Wills and Trusts Solicitors in Luton
Writing a Will gives you reassurance that your intentions for your money and possessions are hopefully fulfilled following your death. This allows you to be comfortable in the knowledge that your wishes may be followed, and your loved ones will be safeguarded as far as possible. It is also important to get your Will checked regularly to make sure it is up to date. Certain life events affect the provisions of your Will. To protect your wishes, we can review your Will to ensure it remains updated and legally valid.
You may wish to make a financial provision during your lifetime without providing these funds immediately, for example to a child or grandchild, in which case a trust may be helpful. Our specialist advice covers all types of Trusts. You may decide instead to do this through your Will.
Our specialist Wills and Trusts team can help you with the following:
- Will drafting services
- Reviewing Wills
- Interpreting Wills & Trust clauses
- Trust drafting services
- Court of Protection matters
- Advice on the protection of assets
- Succession matters
- Advice on the role and responsibilities of trustees
Our expert team has over 20 years’ experience in advising clients on tax planning in respect of their estate following their death. Tax planning for your estate is necessary to ensure that your assets are hopefully protected for your loved ones.
Our experts cover the following matters:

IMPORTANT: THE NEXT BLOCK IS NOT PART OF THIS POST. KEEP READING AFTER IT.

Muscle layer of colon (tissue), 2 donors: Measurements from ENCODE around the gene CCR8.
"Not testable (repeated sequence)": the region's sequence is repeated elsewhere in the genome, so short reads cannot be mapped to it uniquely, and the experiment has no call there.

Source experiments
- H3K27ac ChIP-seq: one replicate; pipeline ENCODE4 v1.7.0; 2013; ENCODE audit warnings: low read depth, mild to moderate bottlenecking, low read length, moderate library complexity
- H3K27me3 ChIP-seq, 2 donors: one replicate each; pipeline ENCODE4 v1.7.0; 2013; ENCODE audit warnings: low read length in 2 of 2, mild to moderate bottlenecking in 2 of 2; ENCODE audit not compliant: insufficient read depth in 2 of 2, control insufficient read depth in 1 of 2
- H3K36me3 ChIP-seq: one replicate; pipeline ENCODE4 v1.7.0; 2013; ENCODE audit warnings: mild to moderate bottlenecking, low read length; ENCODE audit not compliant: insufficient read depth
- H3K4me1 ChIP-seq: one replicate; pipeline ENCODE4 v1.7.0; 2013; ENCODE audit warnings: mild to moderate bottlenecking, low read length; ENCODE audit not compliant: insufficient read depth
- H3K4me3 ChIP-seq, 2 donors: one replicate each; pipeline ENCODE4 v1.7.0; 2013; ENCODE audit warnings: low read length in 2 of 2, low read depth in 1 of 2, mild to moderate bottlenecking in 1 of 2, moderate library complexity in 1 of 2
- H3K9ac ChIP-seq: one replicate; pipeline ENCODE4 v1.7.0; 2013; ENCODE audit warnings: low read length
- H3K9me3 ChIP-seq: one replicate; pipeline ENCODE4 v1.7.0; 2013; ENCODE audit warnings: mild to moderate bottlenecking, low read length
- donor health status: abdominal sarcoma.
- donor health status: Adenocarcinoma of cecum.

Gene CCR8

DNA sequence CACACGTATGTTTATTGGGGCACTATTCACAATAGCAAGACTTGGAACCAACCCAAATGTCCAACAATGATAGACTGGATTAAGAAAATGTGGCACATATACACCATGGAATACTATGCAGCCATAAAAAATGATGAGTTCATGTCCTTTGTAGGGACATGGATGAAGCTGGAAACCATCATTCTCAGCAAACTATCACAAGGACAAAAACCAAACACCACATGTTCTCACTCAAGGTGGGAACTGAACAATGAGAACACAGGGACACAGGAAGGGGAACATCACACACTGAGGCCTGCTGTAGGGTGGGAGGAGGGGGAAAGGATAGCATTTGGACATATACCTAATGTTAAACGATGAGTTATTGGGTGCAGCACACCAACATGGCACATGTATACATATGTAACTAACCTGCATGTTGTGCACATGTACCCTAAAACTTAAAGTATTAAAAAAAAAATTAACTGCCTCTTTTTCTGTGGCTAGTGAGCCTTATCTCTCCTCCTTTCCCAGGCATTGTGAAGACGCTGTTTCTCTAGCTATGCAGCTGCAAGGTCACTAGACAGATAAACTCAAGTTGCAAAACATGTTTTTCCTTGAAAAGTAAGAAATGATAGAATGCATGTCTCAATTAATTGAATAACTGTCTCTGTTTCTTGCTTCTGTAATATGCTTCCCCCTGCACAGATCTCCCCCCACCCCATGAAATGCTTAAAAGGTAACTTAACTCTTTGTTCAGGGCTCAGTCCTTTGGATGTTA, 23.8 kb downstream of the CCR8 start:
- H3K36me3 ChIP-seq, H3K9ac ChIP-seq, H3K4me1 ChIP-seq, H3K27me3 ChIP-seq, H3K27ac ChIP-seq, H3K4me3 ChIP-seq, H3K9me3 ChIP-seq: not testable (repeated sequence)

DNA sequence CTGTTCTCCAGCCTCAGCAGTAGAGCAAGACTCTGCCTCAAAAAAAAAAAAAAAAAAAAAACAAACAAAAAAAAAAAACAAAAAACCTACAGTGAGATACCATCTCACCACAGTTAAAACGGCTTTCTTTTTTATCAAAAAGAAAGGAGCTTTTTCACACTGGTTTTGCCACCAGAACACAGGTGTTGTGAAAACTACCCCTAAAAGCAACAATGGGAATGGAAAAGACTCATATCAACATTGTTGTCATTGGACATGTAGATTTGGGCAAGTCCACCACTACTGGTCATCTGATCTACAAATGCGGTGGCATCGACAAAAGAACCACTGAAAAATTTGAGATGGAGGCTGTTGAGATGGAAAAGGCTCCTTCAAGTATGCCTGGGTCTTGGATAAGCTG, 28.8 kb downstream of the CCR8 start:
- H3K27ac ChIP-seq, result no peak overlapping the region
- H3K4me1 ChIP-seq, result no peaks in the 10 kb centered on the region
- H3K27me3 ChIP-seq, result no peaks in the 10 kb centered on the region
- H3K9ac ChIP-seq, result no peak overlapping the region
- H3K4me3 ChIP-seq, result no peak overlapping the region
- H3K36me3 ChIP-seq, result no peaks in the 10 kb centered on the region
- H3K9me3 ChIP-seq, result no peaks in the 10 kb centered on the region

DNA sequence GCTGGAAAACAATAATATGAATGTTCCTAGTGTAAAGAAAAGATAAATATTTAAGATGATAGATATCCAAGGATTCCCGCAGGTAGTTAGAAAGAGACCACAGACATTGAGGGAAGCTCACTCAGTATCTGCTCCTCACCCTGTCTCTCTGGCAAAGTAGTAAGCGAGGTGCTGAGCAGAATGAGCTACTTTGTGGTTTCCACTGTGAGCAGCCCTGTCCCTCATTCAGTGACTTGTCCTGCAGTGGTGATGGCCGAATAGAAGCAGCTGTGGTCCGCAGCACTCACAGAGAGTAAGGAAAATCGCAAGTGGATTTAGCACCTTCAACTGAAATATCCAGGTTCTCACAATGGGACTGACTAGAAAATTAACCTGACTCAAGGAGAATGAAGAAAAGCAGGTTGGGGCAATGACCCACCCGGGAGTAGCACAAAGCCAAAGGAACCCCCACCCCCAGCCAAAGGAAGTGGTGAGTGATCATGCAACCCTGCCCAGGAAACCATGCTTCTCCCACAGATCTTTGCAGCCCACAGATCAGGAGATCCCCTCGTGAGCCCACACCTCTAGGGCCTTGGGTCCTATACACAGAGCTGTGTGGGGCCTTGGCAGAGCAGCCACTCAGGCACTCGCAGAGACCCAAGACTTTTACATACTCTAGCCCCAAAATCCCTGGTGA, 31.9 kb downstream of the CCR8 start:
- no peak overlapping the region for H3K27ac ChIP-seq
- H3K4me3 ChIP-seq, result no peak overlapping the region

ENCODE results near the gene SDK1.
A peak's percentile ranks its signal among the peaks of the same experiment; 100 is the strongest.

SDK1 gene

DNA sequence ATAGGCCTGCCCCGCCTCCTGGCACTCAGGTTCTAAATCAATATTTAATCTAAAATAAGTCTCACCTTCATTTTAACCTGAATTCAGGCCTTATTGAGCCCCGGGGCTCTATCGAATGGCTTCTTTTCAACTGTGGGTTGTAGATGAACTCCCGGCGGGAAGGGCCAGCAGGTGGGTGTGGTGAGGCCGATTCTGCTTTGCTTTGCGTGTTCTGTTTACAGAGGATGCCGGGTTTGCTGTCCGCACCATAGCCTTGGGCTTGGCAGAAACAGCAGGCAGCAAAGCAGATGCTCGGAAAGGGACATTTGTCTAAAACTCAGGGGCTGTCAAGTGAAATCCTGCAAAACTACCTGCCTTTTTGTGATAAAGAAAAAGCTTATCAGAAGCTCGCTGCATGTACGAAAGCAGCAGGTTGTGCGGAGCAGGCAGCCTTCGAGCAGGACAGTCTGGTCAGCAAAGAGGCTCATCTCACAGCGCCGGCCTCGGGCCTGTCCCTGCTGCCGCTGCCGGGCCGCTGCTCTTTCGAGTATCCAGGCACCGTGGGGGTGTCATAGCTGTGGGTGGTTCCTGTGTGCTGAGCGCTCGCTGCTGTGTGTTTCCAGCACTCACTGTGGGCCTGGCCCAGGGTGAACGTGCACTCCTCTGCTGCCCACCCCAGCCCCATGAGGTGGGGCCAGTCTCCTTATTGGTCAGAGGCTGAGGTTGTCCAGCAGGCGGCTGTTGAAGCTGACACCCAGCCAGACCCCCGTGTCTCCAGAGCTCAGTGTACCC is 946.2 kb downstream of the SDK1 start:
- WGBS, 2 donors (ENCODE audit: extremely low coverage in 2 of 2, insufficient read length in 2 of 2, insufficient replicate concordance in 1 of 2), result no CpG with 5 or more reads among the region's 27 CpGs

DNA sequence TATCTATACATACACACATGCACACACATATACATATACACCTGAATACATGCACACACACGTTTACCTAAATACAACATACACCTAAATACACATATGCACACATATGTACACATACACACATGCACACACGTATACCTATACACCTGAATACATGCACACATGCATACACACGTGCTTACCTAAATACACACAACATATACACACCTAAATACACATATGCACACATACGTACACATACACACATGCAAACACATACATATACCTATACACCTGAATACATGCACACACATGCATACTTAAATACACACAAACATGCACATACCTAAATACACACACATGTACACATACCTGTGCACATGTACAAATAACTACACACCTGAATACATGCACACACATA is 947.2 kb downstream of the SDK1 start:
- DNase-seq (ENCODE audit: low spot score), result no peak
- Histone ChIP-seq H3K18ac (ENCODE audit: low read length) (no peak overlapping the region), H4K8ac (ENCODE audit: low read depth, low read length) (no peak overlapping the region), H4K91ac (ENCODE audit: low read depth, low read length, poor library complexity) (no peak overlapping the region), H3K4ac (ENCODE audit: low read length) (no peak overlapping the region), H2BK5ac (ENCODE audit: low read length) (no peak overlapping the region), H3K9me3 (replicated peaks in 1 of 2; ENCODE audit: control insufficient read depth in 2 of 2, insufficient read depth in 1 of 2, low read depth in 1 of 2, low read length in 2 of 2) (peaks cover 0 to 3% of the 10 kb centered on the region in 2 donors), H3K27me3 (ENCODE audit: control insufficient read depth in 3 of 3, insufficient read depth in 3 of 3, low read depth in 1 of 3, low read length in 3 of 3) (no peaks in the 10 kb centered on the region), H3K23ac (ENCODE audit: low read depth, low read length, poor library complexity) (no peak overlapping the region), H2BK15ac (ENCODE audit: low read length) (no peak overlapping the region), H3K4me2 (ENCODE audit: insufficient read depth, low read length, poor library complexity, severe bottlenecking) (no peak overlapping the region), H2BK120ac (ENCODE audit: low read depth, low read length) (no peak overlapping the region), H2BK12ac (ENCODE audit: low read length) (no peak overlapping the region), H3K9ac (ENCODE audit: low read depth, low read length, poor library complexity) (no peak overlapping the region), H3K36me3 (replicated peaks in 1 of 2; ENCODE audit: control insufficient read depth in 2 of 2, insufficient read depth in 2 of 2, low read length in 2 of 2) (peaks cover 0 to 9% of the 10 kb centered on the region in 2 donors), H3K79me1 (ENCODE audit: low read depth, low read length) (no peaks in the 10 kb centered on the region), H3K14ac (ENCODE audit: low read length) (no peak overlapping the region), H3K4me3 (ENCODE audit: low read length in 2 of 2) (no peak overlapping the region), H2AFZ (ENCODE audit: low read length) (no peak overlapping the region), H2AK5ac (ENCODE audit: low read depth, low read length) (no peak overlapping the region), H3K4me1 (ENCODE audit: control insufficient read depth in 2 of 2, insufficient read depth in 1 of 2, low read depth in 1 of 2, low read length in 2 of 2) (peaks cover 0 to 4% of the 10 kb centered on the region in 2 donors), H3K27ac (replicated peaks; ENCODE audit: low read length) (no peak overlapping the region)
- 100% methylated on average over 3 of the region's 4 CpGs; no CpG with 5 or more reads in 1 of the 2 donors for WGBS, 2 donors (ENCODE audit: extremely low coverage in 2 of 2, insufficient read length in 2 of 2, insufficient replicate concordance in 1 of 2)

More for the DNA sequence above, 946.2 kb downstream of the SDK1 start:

- Advising on tax planning and the protection of assets
- Advice on Income Tax, Capital Gains Tax and Inheritance Tax
- Advice on Trusts and taxes
- Drafting the relevant documentation to put your wishes in place
Getting your affairs in order following your death is extremely important, and we can help you do this in the most efficient way.
Why make a will?
It is important to make a will, to ensure that your assets pass in accordance with your wishes on your death. If you have young children, making a will also lets you appoint a guardian, in the event that you pass away before the children turn 18. The guardian is someone of your choosing, who will look after your children until they turn 18. Making a will can also include effective tax planning, and ultimately will make it easier for your loved ones to deal with your assets after your death.
What happens if you don’t make a will?
If you don’t have a will, your assets will be distributed in accordance with the intestacy rules. The intestacy rules set out an order of who should inherit. If you are married and have children, your husband or wife will not necessarily inherit everything, as the assets will be split between them and your children. This may not be what you would want or expect to happen, and may not be the best from an inheritance tax of view.
When should you make a will?
There is no wrong time to make a will, it is always better to have one than not have one, but if you have children or if you own any assets, you should make a will as soon as possible. You are never too young to make a will.
Contact our specialist Wills, Trusts and Tax planning team on 01582 343453 to book an appointment.
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